It is one of the most important financial decisions in life: should we rent or buy a house? It is a complex topic that deserves a proper in-depth analysis.
- How long you want to live there
- Rental costs
- Mortgage interest
- Cost of ownership
- Future value of the property
- Transaction costs
I am big believer in making things as simple as possible. But there are certain issues that require a more detailed analysis. When deciding whether we should buy or rent a house, the simple rule of thumb is that we should buy if the annual rent is higher than 5% of the purchase price of the property. While this rule usually works well, it oversimplifies an important discussion.
Before we get into specifics, let me just tell you that, in case you have no money for the down payment yet, it is key to start making and saving money as soon as possible. That will allow you to pull the trigger on buying a house when the timing is right.
How long you want to live there
Before deciding if we should buy or rent a house, we must have an idea about how long we plan to live there. You do not have to know exactly how long. And just because you want to live in that house for a few years only, it does not mean you should not consider buying.
If you think you are going to be in that house for a good number of years, say more than 7, buying is usually the better option. Things are slightly different and more complicated if you plan to spend less time there.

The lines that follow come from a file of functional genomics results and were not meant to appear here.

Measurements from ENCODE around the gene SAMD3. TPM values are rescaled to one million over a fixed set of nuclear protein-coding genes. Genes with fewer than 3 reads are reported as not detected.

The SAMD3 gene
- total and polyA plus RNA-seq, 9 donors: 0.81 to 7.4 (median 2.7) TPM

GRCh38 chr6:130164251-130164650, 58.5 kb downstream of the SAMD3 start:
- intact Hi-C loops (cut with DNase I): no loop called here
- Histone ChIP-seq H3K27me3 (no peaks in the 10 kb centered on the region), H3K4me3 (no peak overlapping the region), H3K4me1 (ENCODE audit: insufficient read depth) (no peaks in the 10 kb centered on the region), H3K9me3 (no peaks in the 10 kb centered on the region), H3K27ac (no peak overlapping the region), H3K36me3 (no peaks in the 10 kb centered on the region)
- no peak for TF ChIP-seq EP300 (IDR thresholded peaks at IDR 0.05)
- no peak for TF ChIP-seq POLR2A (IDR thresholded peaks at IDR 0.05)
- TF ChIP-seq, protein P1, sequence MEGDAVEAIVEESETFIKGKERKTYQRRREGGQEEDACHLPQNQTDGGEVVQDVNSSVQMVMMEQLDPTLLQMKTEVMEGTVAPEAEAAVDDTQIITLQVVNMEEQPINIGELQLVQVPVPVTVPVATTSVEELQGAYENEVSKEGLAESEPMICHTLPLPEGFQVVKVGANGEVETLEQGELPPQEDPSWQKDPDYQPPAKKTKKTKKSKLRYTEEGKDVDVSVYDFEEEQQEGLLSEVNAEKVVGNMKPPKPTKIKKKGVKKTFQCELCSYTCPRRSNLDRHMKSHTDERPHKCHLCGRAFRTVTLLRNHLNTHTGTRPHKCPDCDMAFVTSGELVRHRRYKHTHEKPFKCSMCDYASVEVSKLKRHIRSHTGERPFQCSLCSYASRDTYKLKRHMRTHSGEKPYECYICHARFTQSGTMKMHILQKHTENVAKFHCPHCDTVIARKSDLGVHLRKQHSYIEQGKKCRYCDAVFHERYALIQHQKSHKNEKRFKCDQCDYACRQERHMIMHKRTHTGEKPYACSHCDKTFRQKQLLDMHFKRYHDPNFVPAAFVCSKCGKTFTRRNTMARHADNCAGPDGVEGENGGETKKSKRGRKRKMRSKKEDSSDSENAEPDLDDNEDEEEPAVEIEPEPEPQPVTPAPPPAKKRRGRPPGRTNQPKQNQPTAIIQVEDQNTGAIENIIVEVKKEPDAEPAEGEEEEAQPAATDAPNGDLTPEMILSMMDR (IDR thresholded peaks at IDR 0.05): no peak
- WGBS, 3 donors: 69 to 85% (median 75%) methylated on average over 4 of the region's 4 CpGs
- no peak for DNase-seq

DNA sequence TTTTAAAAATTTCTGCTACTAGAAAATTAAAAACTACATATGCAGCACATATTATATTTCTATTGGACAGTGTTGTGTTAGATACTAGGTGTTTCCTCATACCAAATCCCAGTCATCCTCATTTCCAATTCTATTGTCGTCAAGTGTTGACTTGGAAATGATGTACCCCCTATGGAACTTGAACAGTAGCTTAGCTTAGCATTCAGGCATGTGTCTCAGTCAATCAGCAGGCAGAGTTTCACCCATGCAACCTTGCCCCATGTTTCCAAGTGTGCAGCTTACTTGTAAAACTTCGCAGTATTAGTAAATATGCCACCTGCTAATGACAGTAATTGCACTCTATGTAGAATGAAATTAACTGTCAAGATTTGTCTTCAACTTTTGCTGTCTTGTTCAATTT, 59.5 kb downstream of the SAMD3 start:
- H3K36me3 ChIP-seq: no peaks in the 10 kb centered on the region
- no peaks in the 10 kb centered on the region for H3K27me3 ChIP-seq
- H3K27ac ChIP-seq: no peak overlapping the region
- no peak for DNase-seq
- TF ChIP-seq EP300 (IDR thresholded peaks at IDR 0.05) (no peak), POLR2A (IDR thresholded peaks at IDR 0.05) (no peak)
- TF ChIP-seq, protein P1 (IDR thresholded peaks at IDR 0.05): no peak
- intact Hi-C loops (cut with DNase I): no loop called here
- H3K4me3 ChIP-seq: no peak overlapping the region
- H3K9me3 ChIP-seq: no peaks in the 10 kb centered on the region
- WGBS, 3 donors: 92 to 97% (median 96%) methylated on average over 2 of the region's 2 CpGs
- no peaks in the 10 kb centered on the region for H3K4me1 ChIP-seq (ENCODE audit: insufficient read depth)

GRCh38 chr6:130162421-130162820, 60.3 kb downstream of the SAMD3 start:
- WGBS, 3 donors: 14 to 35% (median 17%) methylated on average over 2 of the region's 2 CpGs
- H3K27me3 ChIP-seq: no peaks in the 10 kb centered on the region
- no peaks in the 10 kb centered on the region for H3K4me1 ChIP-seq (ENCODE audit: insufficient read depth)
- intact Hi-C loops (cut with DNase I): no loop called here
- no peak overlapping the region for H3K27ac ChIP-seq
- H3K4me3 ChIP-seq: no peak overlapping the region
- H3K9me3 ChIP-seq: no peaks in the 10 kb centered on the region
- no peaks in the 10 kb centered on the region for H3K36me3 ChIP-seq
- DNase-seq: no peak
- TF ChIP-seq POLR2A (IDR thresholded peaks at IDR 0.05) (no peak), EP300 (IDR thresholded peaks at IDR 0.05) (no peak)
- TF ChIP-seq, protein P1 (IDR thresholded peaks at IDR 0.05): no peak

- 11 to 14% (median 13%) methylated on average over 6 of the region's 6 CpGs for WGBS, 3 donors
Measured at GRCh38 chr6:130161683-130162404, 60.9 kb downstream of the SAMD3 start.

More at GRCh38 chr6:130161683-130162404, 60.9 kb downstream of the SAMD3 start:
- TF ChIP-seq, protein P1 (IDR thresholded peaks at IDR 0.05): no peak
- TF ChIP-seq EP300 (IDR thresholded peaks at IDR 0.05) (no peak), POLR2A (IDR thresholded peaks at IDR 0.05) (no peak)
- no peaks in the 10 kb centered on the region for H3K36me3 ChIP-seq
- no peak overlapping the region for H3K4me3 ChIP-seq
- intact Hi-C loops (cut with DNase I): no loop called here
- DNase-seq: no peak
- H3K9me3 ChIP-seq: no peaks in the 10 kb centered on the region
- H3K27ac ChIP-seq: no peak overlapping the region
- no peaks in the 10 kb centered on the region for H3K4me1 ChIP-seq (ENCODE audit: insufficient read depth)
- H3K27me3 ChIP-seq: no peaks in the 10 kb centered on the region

But even if you were to only spend 2 or 3 years in that house, it might make sense to buy. That mainly depends on whether you want to keep that house as a rental property in the future.
You should analyze the decision of buying or renting as if it were an investment decision. Are you interested in owning that house for the long term because you believe in its potential? Would you still have liquidity for other projects in the future if you bought a house? If the answer to both questions is yes, you can consider buying.
Another important thing to consider is how much it costs to rent a house. And that cost must be compared against the value of the property. This will tell us if it is cheap or expensive to rent.
For example, if you live in a big city, and you pay a monthly rent of $2,000 for an apartment that has a purchase price of $600,000, the calculation would be as follows:
(12 * 2,000) / 600,000 = 4%
However, you may be living on the countryside and paying a monthly rent of $1,000 for a house that costs $150,000:
(12 x 1,000) / 150,000 = 8%
By that metric alone, and on a relative basis, renting the apartment in the city would be much cheaper than the house. Conversely, buying the apartment would be much more expensive than buying the house.
We should also know how much the mortgage payment would be if we bought the house. Comparing the mortgage payment with the monthly rent is useful but insufficient. Paying attention to the interest rate we pay is also important.